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Cody Morgan ... Got the Part

Cody Morgan ... Got the Part
Getting the chance to sing at "the happiest place on earth" takes work. Boundless energy, welcoming smiles, and enormous talent are required to be part of the multitude of productions throughout Disneyland Park.

Singer Cody Morgan was "on the lookout for something new" while viewing casting notices through his subscription to, and he came across one for a turn-of-the-century barbershop quartet called the Dapper Dans. "First of all, I saw that it was for Disneyland. Who doesn't want to work at Disneyland?" he says. "Then, I also noticed that they were searching for a baritone with my range specifically." After recently graduating from Chapman University, where he performed plenty of a cappella singing, Morgan figured that this may be perfect for him.

Michael Serna, casting director for Walt Disney Parks and Resorts, had seen well over 100 performers for the group. "It's an involved process," he says. "But we tend to make our final decision based on their vocal strength and strong ability to part sing."

Morgan describes the two-day audition as "strenuous." On arrival, auditioners immediately were handed sheet music to learn tight harmony parts prior to being teamed up into quartets. Sight-singing right off the bat appeared daunting, but, Morgan says, "some of the stress was taken off because there was a music director who actually went over the music with us before we auditioned."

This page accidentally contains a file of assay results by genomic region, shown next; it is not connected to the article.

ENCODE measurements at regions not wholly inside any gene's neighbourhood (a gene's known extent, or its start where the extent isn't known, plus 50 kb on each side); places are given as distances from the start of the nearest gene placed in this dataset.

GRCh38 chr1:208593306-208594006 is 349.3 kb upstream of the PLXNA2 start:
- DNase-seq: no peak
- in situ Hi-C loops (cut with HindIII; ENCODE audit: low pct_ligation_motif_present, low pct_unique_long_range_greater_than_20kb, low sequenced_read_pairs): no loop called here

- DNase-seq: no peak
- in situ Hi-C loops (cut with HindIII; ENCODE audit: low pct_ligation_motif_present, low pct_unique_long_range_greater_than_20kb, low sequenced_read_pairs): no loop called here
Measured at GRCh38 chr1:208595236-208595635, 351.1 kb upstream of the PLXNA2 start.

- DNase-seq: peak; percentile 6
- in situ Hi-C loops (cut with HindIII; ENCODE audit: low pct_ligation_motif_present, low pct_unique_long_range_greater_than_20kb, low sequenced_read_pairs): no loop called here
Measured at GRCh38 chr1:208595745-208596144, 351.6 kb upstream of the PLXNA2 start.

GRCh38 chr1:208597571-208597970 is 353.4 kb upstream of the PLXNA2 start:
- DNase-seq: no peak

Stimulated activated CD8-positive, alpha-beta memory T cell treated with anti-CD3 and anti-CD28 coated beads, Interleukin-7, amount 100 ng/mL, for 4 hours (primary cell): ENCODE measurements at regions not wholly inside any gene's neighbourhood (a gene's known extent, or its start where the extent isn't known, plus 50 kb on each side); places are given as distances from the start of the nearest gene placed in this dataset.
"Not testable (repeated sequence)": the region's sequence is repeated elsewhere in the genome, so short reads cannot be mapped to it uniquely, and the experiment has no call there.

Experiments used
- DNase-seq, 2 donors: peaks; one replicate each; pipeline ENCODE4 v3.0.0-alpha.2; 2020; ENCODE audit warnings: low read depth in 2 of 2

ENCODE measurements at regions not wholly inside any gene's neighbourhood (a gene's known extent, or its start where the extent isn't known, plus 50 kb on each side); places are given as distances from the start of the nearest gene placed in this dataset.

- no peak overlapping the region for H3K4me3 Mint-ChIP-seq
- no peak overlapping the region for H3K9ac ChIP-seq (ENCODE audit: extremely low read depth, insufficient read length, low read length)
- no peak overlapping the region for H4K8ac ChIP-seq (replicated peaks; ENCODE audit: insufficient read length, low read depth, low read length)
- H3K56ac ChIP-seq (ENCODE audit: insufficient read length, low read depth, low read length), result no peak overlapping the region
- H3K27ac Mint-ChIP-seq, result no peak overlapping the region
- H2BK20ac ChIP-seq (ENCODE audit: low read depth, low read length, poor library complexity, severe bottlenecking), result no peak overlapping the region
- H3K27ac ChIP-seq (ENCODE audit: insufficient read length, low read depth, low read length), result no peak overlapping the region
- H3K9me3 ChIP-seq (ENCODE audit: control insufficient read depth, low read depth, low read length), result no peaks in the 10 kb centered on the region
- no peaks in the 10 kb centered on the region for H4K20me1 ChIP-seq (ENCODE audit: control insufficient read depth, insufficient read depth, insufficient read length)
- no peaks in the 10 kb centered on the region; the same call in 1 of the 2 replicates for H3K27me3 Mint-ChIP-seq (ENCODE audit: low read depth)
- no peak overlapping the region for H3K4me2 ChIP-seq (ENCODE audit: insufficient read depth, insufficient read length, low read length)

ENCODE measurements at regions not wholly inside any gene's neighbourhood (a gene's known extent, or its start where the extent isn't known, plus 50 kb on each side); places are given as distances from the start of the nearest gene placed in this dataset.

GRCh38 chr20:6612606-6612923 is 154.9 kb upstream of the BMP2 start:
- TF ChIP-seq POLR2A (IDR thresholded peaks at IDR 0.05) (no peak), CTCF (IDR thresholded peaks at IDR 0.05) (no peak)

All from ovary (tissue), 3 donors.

Serna saw in Morgan "a charming young man with a great presence and a strong voice." Two weeks later, Morgan received a call from the casting director; evidently he was in the right key. Morgan says, "They wanted me as the baritone, so it was great."

After the demanding audition process and booking the job, Morgan faced the intense rehearsal and training period required of new Disneyland cast members. "[The schedule] was 10 a.m. to 7 p.m. every day for three weeks. That's eating, sleeping, and breathing Dapper Dans," he says. Then came the put-in day, when the creative team decided that it was time for Morgan to go out into the park. He recalls, "You're the only new guy with all the veterans, and it's basically trial by fire." Armed with the repertoire of 40 songs, tap-dancing choreography, and a routine that involved playing 100-year-old chimes, the baritone set out with his three new cohorts. Serna says, "Cody is enthusiastic and has an infectious spirit. These are qualities we love having in our cast members."

After five months as "the new guy" in the quartet, Morgan feels more comfortable. "Now that I've been doing it, a lot of it is becoming second nature, so I can relax more and interact with the audience, and it's fun," he says. The experience of this gig can only be of service to the singer's aspirations. "I would love to be a solo recording artist," Morgan says. "I'm currently taking lessons with vocal coach Seth Riggs, who taught Michael Jackson and Ray Charles. I'm working with him to expand my range."

From a modest beginning in show choir at Burbank High School to Dapper Dan baritone, Morgan hopes to mirror the career of Michael Bublé or Josh Groban and seems on the right path. He adds, "I'm in the realm of where I want to be, which is music. I'm happy where I am."

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